Primary Care Networks

In this section of the toolkit, there are resources for GPs, primary care staff and commissioners developing primary care network services across a locality.


Primary care at scale, in the form of primary care networks (PCNs), involves community teams wrapping around groups of GP practices to respond to patients’ holistic needs and leading to more tailored interventions, efficient service delivery and improved health outcomes. www.england.nhs.uk/primary-care/primary-care-networks.

As PCNs continue to develop, they will use different approaches to ensure that they serve the entirety of their patient population. This set of resources has been designed to support PCNs looking to improve their offering to CYP.

Research commissioned from the Association of Young People’s Health (AYPH) to ascertain and describe what young people want from their local PCNs show the kind of support that young people are seeking. For example, PCNs need to take proactive steps to ensure young people understand what services are available and are made to feel welcome. The report also highlights how young people want to access care, who they want to see in primary care, the support that is particularly important to this patient group and their priorities.

AYPH has also put together an engagement methodology for local organisations to undertake their own engagement process if they wish to do so as well as a slidepack for organisations.

There are CYP-specific considerations for PCNs undertaking workforce planning. These resources have been designed to support PCNs working alone or in tandem with others to consider the specific needs of their young patients as they develop a workforce that meets the needs of the whole population.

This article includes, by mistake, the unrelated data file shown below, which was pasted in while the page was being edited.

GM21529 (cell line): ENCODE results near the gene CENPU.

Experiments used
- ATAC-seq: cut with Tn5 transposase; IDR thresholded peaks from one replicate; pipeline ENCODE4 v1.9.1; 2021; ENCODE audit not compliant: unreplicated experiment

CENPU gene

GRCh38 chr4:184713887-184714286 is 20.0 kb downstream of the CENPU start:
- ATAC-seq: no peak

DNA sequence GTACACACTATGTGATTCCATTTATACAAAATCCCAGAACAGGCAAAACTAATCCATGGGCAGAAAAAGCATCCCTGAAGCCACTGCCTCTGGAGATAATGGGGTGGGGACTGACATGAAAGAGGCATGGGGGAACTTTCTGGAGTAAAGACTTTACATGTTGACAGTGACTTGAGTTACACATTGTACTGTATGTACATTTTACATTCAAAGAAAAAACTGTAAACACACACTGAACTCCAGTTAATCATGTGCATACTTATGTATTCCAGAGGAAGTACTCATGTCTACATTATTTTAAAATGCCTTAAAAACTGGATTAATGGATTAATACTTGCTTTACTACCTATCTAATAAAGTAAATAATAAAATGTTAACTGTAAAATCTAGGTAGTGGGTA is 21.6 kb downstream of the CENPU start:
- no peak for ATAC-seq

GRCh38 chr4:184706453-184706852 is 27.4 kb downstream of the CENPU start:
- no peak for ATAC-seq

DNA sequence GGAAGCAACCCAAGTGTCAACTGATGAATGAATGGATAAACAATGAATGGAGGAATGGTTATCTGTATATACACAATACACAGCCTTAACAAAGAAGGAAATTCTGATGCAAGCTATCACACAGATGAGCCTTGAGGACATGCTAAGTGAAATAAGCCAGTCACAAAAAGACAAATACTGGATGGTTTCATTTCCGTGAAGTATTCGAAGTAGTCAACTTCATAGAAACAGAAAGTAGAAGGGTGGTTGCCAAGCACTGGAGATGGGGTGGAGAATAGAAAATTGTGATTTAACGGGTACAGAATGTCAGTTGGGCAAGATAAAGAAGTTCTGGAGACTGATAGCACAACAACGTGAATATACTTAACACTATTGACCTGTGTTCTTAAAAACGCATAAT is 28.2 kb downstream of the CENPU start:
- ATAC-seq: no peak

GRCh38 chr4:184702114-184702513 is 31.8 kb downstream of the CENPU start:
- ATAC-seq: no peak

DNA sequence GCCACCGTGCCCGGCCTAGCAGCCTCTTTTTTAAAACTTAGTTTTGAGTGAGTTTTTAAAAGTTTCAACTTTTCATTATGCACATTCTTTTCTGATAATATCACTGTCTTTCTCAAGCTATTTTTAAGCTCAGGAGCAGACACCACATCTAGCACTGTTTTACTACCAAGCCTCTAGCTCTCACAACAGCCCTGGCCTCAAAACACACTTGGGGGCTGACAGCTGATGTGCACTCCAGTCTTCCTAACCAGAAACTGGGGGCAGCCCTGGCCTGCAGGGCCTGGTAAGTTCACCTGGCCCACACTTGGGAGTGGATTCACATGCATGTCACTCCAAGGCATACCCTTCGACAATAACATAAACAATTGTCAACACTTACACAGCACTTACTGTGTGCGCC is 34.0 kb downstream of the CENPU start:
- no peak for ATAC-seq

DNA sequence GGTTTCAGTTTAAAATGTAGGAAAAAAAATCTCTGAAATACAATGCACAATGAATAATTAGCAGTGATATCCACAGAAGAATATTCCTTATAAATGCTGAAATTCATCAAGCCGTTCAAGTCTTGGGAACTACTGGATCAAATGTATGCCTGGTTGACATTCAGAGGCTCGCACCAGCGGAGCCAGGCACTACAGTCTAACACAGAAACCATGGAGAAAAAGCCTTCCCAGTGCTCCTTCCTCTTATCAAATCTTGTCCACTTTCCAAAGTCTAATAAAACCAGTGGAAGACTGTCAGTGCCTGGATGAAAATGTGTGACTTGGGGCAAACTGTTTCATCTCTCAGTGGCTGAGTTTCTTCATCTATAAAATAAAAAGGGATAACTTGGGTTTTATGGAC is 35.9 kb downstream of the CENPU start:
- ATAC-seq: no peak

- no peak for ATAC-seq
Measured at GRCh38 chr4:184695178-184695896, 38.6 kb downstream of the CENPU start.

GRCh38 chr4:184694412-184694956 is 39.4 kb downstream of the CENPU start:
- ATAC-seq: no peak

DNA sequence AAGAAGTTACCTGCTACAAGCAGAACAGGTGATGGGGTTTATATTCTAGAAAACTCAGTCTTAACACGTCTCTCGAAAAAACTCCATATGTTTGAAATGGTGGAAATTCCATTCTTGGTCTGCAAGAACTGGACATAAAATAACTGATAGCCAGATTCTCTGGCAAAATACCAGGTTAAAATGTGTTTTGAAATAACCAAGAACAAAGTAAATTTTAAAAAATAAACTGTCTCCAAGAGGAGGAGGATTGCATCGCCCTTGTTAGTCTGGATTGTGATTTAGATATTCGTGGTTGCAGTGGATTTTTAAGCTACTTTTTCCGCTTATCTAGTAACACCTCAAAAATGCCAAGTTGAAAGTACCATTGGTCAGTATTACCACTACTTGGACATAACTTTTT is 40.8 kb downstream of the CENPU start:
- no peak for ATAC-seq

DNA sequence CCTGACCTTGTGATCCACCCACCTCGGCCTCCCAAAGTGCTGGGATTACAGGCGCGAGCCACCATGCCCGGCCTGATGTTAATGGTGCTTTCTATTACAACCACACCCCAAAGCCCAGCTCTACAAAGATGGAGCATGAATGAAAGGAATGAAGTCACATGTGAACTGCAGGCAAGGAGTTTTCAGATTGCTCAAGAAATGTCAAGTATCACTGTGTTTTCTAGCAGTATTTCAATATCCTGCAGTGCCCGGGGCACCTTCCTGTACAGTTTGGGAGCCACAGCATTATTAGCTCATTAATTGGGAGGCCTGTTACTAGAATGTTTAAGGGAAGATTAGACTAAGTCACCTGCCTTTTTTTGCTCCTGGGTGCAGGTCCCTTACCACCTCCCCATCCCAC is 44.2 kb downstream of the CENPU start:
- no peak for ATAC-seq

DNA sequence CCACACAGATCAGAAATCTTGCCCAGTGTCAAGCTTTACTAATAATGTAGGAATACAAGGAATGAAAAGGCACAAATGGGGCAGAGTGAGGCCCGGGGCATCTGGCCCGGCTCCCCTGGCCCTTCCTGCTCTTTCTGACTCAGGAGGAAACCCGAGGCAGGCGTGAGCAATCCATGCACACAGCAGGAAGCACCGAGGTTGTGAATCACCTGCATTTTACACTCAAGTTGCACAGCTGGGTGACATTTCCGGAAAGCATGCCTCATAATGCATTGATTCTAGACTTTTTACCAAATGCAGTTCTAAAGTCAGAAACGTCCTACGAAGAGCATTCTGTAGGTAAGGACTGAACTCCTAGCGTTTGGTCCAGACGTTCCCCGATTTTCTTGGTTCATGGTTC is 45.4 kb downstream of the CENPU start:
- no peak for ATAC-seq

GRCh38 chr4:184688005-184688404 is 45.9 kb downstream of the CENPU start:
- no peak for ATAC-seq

A set of case studies describes models of care in place in the UK and elsewhere that may be helpful for PCNs in planning how to meet the needs of local CYP.

And finally, PCNs will need to link with different organisations in relation to CYP compared to their older patients. This set of additional resources describes these linkages, using asthma and mental health as exemplars. A set of principles that underpin how PCNs organise their CYP-focused services and other resources, alongside tips for how primary care can improve links with the wider care system, are included here. This work draws on previous work undertaken by the CYP pan London GP leadership group. In particular a set of I statements based on the You’re Welcome Standards which highlights what young people should expect from primary care. These statements may be useful when assessing how young people friendly organisations are.

 


 

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